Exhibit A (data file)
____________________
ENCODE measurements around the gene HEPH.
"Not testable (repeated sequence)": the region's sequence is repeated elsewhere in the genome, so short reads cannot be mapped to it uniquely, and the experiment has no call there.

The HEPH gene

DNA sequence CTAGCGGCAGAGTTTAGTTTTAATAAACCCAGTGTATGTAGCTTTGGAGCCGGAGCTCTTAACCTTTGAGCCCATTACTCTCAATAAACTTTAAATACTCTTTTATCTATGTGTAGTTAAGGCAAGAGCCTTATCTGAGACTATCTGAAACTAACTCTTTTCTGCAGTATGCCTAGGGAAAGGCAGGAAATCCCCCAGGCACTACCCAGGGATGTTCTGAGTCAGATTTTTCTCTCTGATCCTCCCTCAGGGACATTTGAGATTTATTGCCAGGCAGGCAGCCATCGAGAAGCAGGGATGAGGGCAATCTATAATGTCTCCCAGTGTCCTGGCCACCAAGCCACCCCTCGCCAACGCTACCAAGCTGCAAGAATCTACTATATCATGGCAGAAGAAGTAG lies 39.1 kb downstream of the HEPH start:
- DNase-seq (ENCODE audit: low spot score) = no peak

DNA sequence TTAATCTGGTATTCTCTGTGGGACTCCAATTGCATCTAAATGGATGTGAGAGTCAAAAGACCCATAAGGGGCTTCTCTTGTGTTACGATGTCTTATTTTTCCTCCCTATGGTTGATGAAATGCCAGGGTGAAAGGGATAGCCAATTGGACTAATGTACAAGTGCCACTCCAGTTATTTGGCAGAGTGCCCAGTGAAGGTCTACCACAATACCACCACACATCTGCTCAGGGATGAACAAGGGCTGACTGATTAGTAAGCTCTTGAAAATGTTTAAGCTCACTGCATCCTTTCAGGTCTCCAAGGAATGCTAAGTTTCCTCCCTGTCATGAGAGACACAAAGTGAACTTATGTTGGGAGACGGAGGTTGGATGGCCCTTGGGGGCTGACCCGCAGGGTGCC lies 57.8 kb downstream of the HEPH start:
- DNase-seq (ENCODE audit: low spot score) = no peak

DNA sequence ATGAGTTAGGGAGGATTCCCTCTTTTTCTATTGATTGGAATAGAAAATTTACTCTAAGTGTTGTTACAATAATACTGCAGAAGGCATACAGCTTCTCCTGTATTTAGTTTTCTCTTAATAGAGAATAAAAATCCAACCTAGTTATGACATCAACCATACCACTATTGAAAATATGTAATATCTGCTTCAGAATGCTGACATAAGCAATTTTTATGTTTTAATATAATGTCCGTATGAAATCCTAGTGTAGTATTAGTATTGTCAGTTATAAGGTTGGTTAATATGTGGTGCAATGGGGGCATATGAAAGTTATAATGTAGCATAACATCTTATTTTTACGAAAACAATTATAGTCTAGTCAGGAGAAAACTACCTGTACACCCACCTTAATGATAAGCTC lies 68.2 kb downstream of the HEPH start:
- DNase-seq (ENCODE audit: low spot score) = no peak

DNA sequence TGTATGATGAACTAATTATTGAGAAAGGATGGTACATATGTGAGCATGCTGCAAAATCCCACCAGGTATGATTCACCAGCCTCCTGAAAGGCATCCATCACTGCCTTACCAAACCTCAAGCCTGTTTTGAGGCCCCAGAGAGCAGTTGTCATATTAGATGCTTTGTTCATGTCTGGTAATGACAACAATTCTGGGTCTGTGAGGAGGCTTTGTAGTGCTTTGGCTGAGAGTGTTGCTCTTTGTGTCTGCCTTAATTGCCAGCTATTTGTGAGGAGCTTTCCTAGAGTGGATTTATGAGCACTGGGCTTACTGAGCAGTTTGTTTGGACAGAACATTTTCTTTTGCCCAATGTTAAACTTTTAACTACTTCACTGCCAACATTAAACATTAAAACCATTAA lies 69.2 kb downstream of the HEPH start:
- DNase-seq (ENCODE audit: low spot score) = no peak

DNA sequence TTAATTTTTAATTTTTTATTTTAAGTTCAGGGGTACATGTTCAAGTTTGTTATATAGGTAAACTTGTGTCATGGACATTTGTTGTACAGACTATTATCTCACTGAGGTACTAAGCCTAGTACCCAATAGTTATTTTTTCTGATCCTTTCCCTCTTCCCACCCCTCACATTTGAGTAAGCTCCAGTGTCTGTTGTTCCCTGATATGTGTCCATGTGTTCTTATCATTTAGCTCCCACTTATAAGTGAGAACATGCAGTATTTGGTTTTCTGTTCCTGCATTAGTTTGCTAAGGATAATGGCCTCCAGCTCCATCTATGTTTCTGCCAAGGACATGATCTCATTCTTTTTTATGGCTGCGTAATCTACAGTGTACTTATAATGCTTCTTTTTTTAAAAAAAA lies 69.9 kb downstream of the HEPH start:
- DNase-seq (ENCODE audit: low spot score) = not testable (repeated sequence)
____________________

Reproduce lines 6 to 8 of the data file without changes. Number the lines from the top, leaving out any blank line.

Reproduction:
DNA sequence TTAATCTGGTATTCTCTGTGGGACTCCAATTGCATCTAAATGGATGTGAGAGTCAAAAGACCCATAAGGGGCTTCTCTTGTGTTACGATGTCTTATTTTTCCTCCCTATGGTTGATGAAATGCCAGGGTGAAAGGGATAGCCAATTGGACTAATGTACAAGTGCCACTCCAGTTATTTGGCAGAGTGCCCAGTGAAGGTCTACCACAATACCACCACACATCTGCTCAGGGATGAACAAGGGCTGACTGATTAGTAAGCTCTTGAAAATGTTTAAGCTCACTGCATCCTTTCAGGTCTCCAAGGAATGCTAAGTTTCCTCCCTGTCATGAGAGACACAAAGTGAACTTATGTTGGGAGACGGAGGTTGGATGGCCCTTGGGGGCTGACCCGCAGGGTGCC lies 57.8 kb downstream of the HEPH start:
- DNase-seq (ENCODE audit: low spot score) = no peak

DNA sequence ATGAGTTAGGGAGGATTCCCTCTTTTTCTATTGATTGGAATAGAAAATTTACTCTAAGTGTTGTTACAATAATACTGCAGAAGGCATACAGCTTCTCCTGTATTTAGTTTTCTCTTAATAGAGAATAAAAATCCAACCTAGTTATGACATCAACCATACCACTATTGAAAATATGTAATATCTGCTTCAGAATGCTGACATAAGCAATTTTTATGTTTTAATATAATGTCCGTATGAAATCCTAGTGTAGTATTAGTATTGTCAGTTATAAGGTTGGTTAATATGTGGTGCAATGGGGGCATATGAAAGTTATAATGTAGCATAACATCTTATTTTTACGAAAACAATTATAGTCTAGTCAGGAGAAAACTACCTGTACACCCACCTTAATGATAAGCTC lies 68.2 kb downstream of the HEPH start: